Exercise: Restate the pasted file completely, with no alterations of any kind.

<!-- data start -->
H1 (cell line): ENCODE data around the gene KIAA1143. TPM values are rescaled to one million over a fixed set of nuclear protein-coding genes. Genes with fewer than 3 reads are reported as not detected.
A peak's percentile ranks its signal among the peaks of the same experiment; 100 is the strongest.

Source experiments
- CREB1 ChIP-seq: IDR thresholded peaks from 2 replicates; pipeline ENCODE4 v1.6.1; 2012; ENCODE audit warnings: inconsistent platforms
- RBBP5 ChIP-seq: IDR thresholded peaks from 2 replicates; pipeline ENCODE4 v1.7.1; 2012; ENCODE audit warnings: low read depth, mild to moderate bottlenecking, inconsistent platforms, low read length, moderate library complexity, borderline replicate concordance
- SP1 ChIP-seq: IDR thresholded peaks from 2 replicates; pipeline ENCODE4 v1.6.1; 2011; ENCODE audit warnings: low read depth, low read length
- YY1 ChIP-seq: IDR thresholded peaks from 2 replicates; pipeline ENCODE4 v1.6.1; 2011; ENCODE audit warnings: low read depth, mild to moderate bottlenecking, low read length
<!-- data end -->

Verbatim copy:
H1 (cell line): ENCODE data around the gene KIAA1143. TPM values are rescaled to one million over a fixed set of nuclear protein-coding genes. Genes with fewer than 3 reads are reported as not detected.
A peak's percentile ranks its signal among the peaks of the same experiment; 100 is the strongest.

Source experiments
- CREB1 ChIP-seq: IDR thresholded peaks from 2 replicates; pipeline ENCODE4 v1.6.1; 2012; ENCODE audit warnings: inconsistent platforms
- RBBP5 ChIP-seq: IDR thresholded peaks from 2 replicates; pipeline ENCODE4 v1.7.1; 2012; ENCODE audit warnings: low read depth, mild to moderate bottlenecking, inconsistent platforms, low read length, moderate library complexity, borderline replicate concordance
- SP1 ChIP-seq: IDR thresholded peaks from 2 replicates; pipeline ENCODE4 v1.6.1; 2011; ENCODE audit warnings: low read depth, low read length
- YY1 ChIP-seq: IDR thresholded peaks from 2 replicates; pipeline ENCODE4 v1.6.1; 2011; ENCODE audit warnings: low read depth, mild to moderate bottlenecking, low read length